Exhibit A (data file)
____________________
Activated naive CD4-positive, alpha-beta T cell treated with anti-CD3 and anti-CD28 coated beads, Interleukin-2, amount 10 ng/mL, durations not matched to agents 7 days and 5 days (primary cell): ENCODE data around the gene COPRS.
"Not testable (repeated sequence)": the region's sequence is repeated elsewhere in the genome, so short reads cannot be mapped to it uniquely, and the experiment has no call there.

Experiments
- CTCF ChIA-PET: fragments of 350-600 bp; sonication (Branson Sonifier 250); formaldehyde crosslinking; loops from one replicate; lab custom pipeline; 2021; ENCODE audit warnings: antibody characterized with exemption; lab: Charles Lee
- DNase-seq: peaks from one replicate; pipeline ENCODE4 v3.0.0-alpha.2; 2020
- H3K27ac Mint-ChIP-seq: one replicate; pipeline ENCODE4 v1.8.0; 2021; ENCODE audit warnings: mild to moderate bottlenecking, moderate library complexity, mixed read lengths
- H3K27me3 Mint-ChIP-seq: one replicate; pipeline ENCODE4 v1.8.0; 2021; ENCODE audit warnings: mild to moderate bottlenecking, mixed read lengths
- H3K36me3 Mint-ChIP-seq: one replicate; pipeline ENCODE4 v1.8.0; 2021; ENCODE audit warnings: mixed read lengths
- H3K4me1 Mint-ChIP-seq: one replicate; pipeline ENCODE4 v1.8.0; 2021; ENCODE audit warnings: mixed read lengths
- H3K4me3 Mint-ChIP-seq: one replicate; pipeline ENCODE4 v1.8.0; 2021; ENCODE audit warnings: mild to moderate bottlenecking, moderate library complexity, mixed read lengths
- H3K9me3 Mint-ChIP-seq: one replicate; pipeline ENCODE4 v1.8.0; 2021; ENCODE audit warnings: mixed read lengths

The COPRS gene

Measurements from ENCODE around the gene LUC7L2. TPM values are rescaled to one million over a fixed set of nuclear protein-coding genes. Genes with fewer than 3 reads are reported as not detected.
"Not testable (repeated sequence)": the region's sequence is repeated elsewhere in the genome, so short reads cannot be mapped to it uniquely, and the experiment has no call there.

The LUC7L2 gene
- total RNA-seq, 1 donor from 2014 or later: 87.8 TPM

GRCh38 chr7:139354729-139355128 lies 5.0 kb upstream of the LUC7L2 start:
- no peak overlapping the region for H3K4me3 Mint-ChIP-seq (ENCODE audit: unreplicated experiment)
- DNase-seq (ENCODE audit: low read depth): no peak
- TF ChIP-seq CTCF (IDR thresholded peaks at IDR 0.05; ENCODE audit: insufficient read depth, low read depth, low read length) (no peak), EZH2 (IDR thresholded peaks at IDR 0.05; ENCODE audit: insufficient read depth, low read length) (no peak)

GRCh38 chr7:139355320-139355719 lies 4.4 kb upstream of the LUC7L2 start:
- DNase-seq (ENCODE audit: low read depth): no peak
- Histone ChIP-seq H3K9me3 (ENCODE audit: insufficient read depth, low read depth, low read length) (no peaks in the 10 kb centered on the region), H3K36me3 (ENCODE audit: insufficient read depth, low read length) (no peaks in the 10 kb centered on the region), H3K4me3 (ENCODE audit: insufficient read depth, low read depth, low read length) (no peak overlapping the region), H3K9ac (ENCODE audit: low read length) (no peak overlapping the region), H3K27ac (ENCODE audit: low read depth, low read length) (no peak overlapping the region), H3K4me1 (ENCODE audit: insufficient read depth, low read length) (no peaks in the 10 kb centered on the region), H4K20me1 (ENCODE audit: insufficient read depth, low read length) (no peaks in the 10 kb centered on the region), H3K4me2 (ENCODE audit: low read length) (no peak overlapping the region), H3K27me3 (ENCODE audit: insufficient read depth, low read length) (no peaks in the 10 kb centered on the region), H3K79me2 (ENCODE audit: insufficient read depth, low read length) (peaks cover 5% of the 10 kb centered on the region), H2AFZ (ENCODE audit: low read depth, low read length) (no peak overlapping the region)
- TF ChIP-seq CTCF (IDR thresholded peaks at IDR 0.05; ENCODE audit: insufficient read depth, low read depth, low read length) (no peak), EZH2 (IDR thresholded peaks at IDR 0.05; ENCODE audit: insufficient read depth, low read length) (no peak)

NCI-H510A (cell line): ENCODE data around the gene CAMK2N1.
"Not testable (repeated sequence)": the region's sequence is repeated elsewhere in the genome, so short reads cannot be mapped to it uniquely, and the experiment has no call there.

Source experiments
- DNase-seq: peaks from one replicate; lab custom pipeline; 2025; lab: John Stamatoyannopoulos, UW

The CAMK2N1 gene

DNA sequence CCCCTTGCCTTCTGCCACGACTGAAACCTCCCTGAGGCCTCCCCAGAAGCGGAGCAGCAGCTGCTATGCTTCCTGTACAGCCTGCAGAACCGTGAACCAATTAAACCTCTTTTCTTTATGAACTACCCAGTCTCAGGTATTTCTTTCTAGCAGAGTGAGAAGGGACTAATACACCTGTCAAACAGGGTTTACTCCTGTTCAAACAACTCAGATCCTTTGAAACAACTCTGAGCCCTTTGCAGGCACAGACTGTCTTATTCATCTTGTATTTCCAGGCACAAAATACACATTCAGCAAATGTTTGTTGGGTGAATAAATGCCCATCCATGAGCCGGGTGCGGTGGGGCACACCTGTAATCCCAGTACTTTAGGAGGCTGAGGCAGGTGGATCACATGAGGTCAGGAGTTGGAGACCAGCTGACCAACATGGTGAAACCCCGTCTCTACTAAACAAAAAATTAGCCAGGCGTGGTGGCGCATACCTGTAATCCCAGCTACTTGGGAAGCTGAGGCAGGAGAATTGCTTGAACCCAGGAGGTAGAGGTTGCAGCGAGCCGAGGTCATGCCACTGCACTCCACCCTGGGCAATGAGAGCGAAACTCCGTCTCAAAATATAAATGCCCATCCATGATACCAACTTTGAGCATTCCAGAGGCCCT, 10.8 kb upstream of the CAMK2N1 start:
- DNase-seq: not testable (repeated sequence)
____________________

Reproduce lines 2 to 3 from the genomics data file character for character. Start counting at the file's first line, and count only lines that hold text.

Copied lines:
"Not testable (repeated sequence)": the region's sequence is repeated elsewhere in the genome, so short reads cannot be mapped to it uniquely, and the experiment has no call there.

Experiments